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Johns Hopkins bioethicist defends treatment of American Ebola patients

Public health ethics expert Nancy Kass cautions against rapid, widespread dissemination of experimental treatments

Johns Hopkins bioethicist Nancy Kass defends the unique treatment given to the two Americans infected with Ebola but advises proceeding with caution for wider distribution of the experimental drug in an opinion piece published Monday in the Annals of Internal Medicine.

Two American aid workers who contracted the Ebola virus in Africa have been treated at Emory University Hospital in Atlanta with a drug called ZMapp, a cocktail of plant-derived antibodies that has never before been used to treat humans. Because the drug was still being tested at the time of the latest Ebola outbreak, it is in very short supply.

Kass, the Deputy Director for Public Health at the Johns Hopkins Berman Institute of Bioethics, addresses a question on many minds: If it was reasonable to treat these two Americans, shouldn't the experimental treatment also be provided to African patients?

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"Callous as it may seem, the answer is no, or at least, not yet," she writes. "The threshold for determining that an individual patient receive access to a highly experimental drug on a compassionate use basis is, and ought to be, different from the threshold for rolling out a treatment program to an entire community, even one facing a life threatening epidemic."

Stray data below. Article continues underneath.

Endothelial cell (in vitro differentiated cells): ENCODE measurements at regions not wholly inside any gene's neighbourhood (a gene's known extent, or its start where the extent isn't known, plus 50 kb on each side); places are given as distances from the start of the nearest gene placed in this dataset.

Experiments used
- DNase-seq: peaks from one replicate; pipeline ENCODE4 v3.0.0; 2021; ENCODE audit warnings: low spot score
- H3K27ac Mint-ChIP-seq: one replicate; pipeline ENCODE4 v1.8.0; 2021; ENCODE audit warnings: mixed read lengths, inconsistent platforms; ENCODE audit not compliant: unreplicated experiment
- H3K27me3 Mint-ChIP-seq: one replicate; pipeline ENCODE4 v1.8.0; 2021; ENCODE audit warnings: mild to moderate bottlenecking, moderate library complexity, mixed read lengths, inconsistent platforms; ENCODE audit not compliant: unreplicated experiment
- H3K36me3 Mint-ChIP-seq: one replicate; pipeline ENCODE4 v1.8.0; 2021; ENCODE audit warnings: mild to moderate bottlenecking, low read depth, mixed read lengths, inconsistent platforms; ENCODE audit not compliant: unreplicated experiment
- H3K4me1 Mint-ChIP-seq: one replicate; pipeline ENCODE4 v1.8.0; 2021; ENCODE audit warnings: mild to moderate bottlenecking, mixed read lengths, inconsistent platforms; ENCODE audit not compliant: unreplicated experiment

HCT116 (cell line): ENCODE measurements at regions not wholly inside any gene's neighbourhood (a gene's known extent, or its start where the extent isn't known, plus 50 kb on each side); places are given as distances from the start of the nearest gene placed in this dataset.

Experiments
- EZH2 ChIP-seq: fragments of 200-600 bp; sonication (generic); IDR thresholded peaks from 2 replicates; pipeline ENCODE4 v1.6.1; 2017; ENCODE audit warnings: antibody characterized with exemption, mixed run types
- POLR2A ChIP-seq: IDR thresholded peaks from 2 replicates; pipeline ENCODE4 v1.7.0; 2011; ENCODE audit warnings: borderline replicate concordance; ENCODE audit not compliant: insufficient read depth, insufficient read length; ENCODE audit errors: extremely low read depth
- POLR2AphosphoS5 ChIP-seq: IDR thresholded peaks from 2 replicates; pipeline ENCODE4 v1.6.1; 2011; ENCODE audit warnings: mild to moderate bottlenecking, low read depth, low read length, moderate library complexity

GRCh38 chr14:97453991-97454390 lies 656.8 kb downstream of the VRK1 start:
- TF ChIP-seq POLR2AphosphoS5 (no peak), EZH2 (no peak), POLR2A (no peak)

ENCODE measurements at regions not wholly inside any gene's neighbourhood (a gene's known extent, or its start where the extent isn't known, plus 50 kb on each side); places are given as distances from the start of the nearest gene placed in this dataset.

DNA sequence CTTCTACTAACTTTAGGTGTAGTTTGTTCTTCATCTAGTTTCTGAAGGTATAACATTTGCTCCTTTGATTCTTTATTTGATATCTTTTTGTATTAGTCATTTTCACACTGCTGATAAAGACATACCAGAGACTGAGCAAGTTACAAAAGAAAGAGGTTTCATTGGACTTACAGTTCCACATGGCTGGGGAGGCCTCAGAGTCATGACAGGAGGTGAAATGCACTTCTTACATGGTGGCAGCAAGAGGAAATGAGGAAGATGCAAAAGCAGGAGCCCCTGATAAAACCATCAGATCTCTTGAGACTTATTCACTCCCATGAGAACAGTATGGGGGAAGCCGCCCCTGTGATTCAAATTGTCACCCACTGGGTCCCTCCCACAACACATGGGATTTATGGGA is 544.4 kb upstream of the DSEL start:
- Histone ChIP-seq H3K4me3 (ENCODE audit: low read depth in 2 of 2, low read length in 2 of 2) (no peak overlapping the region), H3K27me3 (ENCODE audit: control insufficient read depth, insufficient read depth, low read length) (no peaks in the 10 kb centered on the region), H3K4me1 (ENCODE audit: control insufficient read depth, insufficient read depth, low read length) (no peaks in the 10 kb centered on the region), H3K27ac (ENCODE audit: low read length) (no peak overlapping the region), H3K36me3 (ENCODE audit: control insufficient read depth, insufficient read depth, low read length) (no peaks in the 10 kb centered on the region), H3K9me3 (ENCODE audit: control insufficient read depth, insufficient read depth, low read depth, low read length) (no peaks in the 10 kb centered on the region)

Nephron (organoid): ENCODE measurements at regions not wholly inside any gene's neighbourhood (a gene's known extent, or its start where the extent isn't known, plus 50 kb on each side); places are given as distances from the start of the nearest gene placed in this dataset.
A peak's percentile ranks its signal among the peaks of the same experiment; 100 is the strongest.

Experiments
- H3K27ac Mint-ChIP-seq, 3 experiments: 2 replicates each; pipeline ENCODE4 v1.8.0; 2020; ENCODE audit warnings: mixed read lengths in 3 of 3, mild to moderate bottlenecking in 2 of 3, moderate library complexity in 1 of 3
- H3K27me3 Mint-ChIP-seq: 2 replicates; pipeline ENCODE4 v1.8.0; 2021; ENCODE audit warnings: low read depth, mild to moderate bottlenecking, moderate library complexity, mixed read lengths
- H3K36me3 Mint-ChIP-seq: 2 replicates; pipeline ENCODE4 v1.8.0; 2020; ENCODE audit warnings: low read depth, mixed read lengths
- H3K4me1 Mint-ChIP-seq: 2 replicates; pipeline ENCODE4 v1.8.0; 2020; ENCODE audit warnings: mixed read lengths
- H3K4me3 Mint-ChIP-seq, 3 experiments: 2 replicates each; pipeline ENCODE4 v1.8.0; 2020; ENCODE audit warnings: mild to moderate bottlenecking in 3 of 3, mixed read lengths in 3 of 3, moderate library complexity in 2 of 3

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Kass cautions that a rapid, widespread rollout could backfire, to the long-term detriment of public health.

"In addition to considering safety risks of untested treatments, the risk they will be ineffective also must be weighed," she writes. "A top priority in this, and any, public health emergency is public health cooperation—those affected must be willing to follow directions from international and local health authorities. ... What is at stake in a decision about using experimental treatments may be far greater than the risks to the individuals who take them."

Kass says a gradual approach to treatment is prudent and that "any roll out must proceed with caution."

"Starting with small numbers is itself a protection, as is unwavering commitment to ongoing data collection," she notes. "Ultimately, such data will be our best ethical guide."